As illustrated in FIG. 1, the token utilized in this invention has a generally circular shape. It is about one to two inches in diameter and about 1/16" to 3/16" thick. A typical token is 1.25" in diameter and 1/8" thick. It should be understood that not only the dimensions but the shape of the token could be changed. It is only necessary that the token have a physical configuration usable with the reading and writing apparatus as defined in more detail hereinunder. That is, the token could have a square, rectangular or irregular shape. The token 10 is made of a combination of barium ferrite, plastic and a binder material. The plastic material utilized is normally thermal setting; however, others may be utilized. The magnetic capabilities which are the important feature of the token are realized by the use of barium ferrite. In this regard, it is also possible to use strontium ferrite as well as other materials. A one-to-one ratio of plastic and barium ferrite has been successful. Barium ferrite has proved to be a useful and workable material since it is capable of retaining a very high magnetic field. The token which is effectively and permanently magnetized by a high magnetic field has a stable configuration. That is, other magnets which may be in a vehicle would not affect the magnetic field on the token either by magnetizing it or demagnetizing it. Barium ferrite with the plastic material is also virtually impervious to any normally found ranges of temperatures. Extreme heat would affect the plastic material before it affected the magnetic field in the tokens. An alternate embodiment of the token is illustrated in FIG. 1A. It represents in cross-section a metallic internal portion 11 surrounded by a plastic outer portion 13. The metal may be iron or some other permanent magnetic material. By way of example, the internal portion would be about 0.003" thick and the external plastic coating of about 0.020" thick. It would work identically to the above-noted token.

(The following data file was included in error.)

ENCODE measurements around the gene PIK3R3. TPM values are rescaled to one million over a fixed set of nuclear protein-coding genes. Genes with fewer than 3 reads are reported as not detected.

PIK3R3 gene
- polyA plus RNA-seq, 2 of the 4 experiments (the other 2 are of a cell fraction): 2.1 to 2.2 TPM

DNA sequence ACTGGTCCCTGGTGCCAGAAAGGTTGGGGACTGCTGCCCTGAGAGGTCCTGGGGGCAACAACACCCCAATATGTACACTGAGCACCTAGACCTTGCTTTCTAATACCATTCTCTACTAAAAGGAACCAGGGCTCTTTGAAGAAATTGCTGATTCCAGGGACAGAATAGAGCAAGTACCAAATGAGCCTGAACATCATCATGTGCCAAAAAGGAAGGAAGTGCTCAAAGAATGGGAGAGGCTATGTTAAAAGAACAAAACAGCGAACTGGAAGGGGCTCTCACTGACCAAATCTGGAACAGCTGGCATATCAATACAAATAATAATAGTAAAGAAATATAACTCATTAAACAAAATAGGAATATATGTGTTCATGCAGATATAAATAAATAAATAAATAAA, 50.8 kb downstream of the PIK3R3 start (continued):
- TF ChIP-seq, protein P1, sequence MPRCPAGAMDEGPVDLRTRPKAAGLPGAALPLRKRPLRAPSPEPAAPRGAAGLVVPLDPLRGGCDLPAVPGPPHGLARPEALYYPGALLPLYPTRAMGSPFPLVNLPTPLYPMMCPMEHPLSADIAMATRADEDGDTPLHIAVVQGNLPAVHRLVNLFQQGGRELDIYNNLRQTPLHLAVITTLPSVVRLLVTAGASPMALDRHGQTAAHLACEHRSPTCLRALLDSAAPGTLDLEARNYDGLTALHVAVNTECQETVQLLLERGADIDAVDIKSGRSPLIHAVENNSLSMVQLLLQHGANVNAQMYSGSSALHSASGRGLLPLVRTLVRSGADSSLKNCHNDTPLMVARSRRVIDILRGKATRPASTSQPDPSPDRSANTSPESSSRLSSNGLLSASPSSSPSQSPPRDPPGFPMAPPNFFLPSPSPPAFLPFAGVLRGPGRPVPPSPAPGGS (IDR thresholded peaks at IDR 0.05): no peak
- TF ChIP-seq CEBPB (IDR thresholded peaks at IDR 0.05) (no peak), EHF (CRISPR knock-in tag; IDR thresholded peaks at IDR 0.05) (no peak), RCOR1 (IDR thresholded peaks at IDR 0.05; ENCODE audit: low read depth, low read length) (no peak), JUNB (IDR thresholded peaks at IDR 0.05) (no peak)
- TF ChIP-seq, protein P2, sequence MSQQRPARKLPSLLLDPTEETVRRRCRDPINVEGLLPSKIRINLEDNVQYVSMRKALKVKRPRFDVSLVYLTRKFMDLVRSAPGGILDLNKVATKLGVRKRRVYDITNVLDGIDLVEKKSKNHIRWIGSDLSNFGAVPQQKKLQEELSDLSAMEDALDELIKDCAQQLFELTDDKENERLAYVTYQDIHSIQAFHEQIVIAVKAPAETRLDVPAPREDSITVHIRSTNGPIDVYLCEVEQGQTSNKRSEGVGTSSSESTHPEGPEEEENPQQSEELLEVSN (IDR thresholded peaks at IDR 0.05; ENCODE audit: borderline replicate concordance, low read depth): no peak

In use, the token 10 is impressed with data bits 12 through 42. A data bit does not differ chemically or physically from the rest of the token. It is, in reality, a magnetically-polarized section of the token which has a north and south pole across the thickness of the token 10 which is different from the rest of the token. The data bits 12 through 42 are either magnetized or unmagnetized and, thus, are the basis for a digital system of information.
As noted in the notations around the periphery of the token 10, the data bits may be utilized to represent different types of information. Purely by way of example, data bits 12 through 20 could be utilized to represent the number of the entry gate. Data bits 22 through 28 could represent the class of vehicle, data bits 30 through 40 could represent time increments, data bit 42 could represent a parity signal and data bit 44 would be used to identify the different sides of the token. In this respect, data bit 44 is magnetized to have a north and south orientation which can be identified from the rest of the token by the means for reading the token.